The terror attacks of 26/11 on Mumbai have left the nation traumatized. People are angry and confused and are awestruck by the sheer audacity and ferocity of a commando type raid at the very heart of India’s commercial capital. Evidence, as it unfolded, has left little doubt that this outrage has its origins in Pakistan which has been at the root of series of bombings, etc for many years. However this attack, starkly different in kind, comes as a rude reminder that things are going to get increasingly worse and that time has come for an open-eyed assessment of the basic realities and to devise suitable strategies. Hence the public outcry of “Enough is Enough”.
The conventional wisdom about dealing with a bully is that he should be confronted and hit back with maximum possible force in whichever way possible and wherever possible. It is pointless reasoning with him or appealing to his good sense or worst of all, appeasing him. That is not the language he understands.
In point of fact, it is a classic case of irresponsible acts and continued vengeful behavior by our neighbourbing country which has been emboldened by massive infusion of arms and funds from abroad. It has made itself an epicenter of terrorism in the world. Simply stated, what we are up against is a typical bully who has gone berserk and is getting bolder with every attack, and whose appetite for adventure is being whetted by continuing vacillation and weakness on our part as well as by deluge of arms from global powers. The conventional wisdom about dealing with a bully is that he should be confronted and hit back with maximum possible force in whichever way possible and wherever possible. It is pointless reasoning with him or appealing to his good sense or worst of all, appeasing him. That is not the language he understands. He only understands the language of force and counterforce.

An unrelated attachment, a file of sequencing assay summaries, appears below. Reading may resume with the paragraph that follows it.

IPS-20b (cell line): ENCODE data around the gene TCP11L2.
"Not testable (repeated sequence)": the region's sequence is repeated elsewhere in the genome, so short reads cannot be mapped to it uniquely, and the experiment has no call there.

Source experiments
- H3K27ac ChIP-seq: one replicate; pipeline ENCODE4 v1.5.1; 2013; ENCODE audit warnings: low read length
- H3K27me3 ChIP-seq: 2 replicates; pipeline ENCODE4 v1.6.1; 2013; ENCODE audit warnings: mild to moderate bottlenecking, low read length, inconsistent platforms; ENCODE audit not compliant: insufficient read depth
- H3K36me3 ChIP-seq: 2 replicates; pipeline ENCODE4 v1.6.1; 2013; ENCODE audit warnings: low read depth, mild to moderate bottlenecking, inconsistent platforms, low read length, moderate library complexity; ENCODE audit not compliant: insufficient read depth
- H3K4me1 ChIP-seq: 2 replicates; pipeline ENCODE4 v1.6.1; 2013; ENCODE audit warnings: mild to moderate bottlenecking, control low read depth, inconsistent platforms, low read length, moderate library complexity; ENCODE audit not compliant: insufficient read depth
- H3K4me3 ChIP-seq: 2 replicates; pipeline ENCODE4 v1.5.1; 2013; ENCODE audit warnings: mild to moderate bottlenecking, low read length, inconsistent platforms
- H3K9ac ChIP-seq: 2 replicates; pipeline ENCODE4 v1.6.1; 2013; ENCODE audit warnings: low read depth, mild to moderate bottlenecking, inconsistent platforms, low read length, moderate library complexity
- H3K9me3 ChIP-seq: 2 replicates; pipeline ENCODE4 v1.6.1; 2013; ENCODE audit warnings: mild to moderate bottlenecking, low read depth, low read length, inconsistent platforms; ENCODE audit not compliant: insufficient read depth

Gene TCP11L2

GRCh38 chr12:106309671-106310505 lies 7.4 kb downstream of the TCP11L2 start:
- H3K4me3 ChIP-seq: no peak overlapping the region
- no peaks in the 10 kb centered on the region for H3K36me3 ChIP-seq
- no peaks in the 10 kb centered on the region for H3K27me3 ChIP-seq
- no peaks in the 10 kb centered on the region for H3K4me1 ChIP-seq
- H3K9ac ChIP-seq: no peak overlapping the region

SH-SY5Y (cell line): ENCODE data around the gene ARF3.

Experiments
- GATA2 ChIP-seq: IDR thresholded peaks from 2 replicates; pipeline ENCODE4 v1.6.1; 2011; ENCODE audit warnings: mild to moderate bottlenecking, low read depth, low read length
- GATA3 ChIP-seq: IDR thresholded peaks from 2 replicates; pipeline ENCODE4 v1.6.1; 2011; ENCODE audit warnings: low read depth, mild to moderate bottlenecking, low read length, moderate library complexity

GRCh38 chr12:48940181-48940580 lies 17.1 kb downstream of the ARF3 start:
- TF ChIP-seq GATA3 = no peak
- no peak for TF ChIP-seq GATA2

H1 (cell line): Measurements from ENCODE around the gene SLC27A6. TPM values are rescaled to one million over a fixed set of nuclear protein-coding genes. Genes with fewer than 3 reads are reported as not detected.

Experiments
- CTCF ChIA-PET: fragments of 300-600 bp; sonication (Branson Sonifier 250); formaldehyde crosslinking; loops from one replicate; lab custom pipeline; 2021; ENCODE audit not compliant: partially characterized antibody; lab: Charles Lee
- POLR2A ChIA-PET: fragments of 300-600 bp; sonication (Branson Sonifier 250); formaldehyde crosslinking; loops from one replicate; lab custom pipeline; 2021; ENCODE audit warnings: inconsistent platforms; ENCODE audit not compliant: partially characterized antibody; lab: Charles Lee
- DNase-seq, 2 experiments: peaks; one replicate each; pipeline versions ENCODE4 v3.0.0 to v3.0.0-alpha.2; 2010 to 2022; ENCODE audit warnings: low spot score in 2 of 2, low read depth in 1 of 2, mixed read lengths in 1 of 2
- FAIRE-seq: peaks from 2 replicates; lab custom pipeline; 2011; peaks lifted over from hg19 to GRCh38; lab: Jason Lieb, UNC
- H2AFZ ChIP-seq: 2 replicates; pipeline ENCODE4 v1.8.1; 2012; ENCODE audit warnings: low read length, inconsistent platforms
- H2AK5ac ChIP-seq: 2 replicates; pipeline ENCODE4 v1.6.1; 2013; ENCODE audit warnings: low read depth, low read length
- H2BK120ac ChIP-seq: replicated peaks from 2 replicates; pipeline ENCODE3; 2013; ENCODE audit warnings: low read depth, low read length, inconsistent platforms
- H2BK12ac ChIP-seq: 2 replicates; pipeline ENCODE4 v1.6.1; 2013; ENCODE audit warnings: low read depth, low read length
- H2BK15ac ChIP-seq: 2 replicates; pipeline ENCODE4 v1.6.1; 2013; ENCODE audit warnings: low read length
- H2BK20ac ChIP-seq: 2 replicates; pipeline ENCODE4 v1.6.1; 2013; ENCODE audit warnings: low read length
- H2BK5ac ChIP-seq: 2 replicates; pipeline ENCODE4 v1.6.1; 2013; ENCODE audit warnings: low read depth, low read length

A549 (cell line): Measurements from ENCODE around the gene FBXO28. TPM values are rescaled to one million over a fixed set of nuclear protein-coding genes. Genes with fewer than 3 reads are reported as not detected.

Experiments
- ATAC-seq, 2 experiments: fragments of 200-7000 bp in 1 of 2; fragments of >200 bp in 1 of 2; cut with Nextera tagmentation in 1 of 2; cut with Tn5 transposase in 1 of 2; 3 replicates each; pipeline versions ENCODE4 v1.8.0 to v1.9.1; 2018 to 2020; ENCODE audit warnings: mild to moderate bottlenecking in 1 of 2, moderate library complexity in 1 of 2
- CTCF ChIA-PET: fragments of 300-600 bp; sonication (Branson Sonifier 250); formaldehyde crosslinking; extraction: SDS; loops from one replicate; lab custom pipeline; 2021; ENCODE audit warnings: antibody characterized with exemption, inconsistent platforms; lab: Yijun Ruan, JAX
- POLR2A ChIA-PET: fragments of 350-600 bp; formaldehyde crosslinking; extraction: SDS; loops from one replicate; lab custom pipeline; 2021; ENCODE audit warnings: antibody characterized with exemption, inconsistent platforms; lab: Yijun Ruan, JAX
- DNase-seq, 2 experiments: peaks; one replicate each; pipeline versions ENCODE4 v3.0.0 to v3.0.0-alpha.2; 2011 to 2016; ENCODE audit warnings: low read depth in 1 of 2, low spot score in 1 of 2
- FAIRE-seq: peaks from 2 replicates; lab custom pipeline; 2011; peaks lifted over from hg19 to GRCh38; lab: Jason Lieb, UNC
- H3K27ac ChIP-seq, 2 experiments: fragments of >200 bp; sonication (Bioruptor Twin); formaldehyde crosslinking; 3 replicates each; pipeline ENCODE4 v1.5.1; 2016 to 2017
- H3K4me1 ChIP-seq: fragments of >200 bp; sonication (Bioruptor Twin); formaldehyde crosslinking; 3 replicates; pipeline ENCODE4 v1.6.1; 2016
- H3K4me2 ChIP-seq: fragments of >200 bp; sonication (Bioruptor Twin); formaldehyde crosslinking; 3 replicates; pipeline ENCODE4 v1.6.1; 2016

Again, it is a mistake to expect others to control him or punish him on our behalf because it is the other powers that have found it expedient to build up his awesome fighting machine, which is the prime cause of his belligerence in the first place. When a state is being continually attacked and harassed by a predatory and warlike neighbour, at some point of time it has to stand up and decide to take retaliatory action with all its might so as to protect its peoples and property. If it fails to fulfill this basic responsibility, it is derogatorily labelled as a”soft state with porous borders” or a weak state which can be attacked by any and everybody with impunity. Such phenomenon has been alive on our sub-continent for half a century.